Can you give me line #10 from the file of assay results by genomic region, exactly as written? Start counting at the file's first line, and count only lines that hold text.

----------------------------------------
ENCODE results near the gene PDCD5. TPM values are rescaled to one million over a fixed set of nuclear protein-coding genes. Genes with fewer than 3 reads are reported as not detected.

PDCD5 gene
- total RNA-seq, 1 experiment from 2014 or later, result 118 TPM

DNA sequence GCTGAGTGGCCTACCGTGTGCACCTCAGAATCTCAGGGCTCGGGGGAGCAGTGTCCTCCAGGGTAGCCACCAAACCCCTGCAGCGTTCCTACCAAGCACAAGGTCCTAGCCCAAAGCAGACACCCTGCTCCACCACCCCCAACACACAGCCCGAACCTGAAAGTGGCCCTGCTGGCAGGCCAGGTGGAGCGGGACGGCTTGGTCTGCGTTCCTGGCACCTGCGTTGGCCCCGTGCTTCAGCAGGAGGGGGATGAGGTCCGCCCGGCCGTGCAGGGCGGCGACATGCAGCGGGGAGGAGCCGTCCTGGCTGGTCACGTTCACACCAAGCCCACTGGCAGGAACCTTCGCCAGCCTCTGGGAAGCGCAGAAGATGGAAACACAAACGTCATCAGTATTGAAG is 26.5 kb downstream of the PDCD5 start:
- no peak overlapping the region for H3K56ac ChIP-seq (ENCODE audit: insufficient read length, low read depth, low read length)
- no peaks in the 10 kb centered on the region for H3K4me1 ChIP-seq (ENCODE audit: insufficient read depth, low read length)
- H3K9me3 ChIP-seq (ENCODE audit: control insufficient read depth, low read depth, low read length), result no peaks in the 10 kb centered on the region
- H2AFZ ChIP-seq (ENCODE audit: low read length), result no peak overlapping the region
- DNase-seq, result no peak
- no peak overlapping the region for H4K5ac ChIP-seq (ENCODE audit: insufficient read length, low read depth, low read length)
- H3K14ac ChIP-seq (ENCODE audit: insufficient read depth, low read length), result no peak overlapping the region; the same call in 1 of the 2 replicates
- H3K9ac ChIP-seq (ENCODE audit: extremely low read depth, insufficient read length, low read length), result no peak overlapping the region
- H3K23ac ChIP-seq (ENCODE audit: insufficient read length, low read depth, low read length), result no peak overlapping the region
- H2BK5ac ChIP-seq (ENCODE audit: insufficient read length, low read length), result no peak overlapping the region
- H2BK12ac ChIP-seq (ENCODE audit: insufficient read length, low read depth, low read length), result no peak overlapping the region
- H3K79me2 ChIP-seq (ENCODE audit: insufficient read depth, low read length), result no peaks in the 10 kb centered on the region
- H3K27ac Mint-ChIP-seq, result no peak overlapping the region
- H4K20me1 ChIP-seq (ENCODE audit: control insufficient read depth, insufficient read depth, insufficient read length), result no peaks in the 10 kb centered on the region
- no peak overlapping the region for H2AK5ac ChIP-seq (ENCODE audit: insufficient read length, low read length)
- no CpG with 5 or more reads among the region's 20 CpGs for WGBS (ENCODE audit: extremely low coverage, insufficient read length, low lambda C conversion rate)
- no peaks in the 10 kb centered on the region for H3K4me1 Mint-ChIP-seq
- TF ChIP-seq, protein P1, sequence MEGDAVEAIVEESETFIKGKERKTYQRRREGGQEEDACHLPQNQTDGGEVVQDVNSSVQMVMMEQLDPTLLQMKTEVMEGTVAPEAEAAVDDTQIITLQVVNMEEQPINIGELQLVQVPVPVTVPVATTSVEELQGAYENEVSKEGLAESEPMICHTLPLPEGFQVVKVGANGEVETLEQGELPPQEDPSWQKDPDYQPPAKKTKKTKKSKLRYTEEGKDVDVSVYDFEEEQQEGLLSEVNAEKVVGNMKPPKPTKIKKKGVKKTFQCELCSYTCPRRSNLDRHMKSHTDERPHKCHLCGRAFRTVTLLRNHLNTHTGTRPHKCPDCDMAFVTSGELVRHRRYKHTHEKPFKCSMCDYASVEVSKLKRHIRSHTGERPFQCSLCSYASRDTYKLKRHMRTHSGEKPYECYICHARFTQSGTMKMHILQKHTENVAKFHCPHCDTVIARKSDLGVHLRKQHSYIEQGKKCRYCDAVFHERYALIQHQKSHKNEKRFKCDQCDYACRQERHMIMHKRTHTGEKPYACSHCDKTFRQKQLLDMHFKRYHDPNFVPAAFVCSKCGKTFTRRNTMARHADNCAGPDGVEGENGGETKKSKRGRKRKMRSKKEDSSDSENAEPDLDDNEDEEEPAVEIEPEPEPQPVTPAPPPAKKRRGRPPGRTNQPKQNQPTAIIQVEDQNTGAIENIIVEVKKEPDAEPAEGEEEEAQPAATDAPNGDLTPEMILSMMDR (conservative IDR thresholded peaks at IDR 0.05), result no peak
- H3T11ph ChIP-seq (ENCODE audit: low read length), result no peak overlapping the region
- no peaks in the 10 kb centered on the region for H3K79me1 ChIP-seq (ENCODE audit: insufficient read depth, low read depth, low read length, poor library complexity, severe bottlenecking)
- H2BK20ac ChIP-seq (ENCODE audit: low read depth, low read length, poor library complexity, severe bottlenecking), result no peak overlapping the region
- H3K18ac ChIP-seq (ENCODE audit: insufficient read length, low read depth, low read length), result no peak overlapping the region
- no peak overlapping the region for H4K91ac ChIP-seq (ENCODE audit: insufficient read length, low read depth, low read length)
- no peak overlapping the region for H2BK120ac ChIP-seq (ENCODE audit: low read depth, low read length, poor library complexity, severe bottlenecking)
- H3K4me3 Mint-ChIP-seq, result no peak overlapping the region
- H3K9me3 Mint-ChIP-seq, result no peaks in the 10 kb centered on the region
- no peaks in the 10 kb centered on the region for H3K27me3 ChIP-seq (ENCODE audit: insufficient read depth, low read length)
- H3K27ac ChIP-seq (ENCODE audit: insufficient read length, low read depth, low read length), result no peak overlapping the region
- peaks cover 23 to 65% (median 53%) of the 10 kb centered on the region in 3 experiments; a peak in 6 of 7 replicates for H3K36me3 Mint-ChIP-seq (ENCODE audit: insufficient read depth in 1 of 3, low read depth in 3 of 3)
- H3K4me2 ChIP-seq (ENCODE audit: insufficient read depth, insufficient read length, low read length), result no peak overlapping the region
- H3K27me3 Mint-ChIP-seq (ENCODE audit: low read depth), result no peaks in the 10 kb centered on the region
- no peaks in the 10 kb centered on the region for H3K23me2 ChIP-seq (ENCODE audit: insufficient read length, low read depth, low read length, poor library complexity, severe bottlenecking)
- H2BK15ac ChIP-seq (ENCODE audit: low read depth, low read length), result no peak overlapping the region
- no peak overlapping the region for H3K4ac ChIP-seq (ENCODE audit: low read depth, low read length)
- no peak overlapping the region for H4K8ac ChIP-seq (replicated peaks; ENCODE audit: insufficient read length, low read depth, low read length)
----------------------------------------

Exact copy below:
- no peak overlapping the region for H4K5ac ChIP-seq (ENCODE audit: insufficient read length, low read depth, low read length)